I have to quote from the book here, because it gets a little extreme—at least, for me.
Start with those 40 hours in your cubicle, of course, but then add in the hour you spend grooming, your daily commute, the mandatory downtime you use vegetating in front of the tube to wind down after work. Do you have to study or take classes to stay up-to-date in your field? Do you end up spending a week in bed because you're so run-down...? ...
Next, sum up your work-related expenses. These include the gas and upkeep on your car, those fancy duds you wear to the office, every meal or $5 cup of coffee you consume away from home because you're too busy to pack a lunch, the six-pack of beer your drink while winding down after work, the massages you pay for to wipe out the work stress, and the money you give other people to do your household chores (day-care, house cleaning, lawn upkeep, etc.), since you don't have time to do it yourself. Don't forget to include your taxes. (The Weekend Homesteader by Anna Hess)

While those time and money expenditures may describe some people and their jobs perfectly, there are several things that I cannot in good conscience include in my tally.

The "hour" I spend grooming is not even close to an hour, and even if I wasn't going to work, I would still practice daily hygiene. Most of the time.

My fancy duds often come from Goodwill.

I make the time to pack a lunch (usually leftovers from dinner the night before), and we do all our household chores ourselves, which means they just don't get done if we don't have (i.e. make) time.

I unwind not with a six-pack but by flopping on the couch in front of the TV, which "costs" time, yes, but not money. Unless you start counting electricity usage, and if you do that, we have to go back to the time spent getting ready in the morning and factor in electricity for that—I'd be less inclined to get up and out of bed while it's still dark out if I didn't have to be at the office.

See? There are so many ways to complicate this if you really wanted to. Is that worth your time?

Wednesday, January 10, 2018

Weekend Homesteader Ideas, January-March


As usual, January's relative un-busyness (oh, it's still busy! But relative to the rest of the year...) has led me to daydreaming about the garden—always too ambitiously—and perusing old blog notes. And, what's this? An old list?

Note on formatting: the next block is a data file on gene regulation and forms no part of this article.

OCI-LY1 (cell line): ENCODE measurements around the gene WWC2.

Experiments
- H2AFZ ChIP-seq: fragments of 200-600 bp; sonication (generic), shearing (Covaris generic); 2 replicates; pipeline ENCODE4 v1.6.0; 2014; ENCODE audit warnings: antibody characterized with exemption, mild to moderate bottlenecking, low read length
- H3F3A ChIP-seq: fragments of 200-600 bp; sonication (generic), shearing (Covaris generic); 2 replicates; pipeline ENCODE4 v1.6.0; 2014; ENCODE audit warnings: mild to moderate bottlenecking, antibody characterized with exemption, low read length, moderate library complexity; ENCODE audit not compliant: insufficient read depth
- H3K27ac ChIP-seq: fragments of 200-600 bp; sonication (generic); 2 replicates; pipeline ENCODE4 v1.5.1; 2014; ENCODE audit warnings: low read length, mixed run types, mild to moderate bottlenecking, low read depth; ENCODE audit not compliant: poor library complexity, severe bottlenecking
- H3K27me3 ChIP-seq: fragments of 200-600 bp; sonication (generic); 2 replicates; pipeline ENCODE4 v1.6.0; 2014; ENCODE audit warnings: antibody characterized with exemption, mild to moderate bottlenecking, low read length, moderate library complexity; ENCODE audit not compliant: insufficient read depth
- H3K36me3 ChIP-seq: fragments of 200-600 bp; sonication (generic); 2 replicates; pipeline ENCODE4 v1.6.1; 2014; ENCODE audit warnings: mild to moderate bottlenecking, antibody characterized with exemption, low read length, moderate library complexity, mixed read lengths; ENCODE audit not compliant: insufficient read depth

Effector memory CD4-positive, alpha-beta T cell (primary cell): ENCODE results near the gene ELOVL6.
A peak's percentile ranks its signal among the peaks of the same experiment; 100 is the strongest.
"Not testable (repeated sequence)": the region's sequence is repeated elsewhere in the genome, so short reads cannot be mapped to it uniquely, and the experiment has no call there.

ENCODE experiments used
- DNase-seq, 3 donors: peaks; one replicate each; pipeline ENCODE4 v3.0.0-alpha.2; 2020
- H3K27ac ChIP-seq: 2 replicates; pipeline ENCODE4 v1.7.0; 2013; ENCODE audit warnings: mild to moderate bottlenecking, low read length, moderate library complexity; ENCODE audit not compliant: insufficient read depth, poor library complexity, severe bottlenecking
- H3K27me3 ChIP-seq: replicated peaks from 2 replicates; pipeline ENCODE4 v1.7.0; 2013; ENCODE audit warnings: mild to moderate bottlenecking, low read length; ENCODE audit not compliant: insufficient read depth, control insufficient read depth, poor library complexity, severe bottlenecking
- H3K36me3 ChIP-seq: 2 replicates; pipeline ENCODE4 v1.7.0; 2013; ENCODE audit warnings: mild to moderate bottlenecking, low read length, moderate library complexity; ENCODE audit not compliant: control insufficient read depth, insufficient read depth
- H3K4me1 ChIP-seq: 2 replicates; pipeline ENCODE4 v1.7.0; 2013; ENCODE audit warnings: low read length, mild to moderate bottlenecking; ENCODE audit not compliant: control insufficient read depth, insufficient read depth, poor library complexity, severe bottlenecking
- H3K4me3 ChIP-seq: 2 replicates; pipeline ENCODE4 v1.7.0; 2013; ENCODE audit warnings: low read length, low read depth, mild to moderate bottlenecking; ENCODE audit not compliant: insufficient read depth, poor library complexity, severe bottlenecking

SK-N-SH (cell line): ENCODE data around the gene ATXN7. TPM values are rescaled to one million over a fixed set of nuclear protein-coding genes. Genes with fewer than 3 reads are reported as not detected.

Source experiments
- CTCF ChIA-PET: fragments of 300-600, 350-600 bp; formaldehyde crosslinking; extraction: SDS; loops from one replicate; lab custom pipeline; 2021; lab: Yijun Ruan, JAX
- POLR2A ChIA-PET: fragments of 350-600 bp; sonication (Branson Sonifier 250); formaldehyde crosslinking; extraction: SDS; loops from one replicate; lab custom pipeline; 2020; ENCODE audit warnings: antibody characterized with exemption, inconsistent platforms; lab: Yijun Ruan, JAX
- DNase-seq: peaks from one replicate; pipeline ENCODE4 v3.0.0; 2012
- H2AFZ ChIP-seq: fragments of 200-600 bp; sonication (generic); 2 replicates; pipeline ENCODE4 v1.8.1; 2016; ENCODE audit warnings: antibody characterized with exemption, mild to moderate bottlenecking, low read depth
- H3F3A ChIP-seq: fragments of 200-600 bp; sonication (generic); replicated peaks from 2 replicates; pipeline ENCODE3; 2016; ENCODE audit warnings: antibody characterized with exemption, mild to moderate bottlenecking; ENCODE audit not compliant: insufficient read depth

Five years ago, inspired by a book called The Weekend Homesteader by Anna Hess and her and her husband's blog, "The Walden Effect," I made a list of weekend homesteading ideas and goals. Let's see if I've accidentally achieved any of these since. My original notes are in italics.

Soil test - need to? Still haven't.

Baking bread - oh please. check. Hm, we have not been baking a ton of our own bread lately, but that reminds me of a different post I'd like to write... but first some side research.

Media consciousness - hm. I couldn't remember what this meant, so I flipped back through book. Essentially, it's being aware of how your media consumption affects you; i.e. you should voluntarily consume less of it. Er, nope. We do watch (and yell at) the news every morning and often listen to talk radio in the car. And we subscribe to newspaper delivery a few days a week.

Turning trash into treasures - you betcha! Improve? Oh definitely. We continue to salvage and repurpose. Len has just recently built several pieces of furniture and home decor out of discarded wooden pallets and even sold a couple of items, plus given others as gifts.

Our raspberries sprawl more
heartily every summer.

Planting berries - well... I failed twice at planting blueberry bushes. I'm certain the aforementioned soil test (and then appropriate soil amendments) would remedy that, but I am only mildly scientific with my garden. Our strawberries are hanging on year to year, but could use some TLC to boost output. Our two varieties of raspberries thrive, though. We have ordinary red raspberry plants purchased from Home Depot and an heirloom black raspberry plant that is progeny of bushes from my aunt's yard, which came from bushes in my great-grandma's yard.

Stocking up on dried goods - look into. I don't remember why I wrote "look into." We do buy some dry essentials in bulk—flour, sugar, sometimes beans—and we are always in a position to cobble together a meal out of our pantry and/or freezer. I feel this has been the case for a long time, but maybe it wasn't so five years ago. Or else I believe I shouldn't have written "- check!"

Backup lighting - other than flashlights and candles? We have flashlights and candles, what else is there? Solar lighting, I guess. We don't have that unless you count a few little solar-powered yard lamps.

Setting homesteading goals - yes, let's! I suppose that's what this list was, but it didn't get farther than that.

Originally a Bed Bath & Beyond item,
our mini greenhouse is second-hand.
Spring planting - get on this, improve! Len built a cold-frame out of a papasan chair skeleton, and we picked up a tiny greenhouse at a Savers thrift store. We do use these to get seedlings going before spring truly begins, but we still could improve quite a bit. (It's back to that only mildly scientific thing—my seed-starting and spring planting could use more science, really.) 

Growing edible mushrooms - maybe later. Yeah, maybe later. I've seen mushroom log kits you can buy. They don't particularly seem worth the cost and effort versus just buying mushrooms at the grocery store.

Bees - attract more! Ok, I saw bee houses (meant to attract and house wild bees) at Menard's, and I want one. The problem is, where to put it? Not in the apple trees—we'd just tick them off when we tried to pick apples. On the side of the porch, where we can show them off to guests? Possibly not. Just across the sidewalk in the park that is technically not our property? Maybe.

Learn to enjoy what you've got - when it's better, I will. Geez, that seemed cynical. I think I do enjoy what we have, though I admit there is always a nagging desire to grow even more of our own food in what little space we have.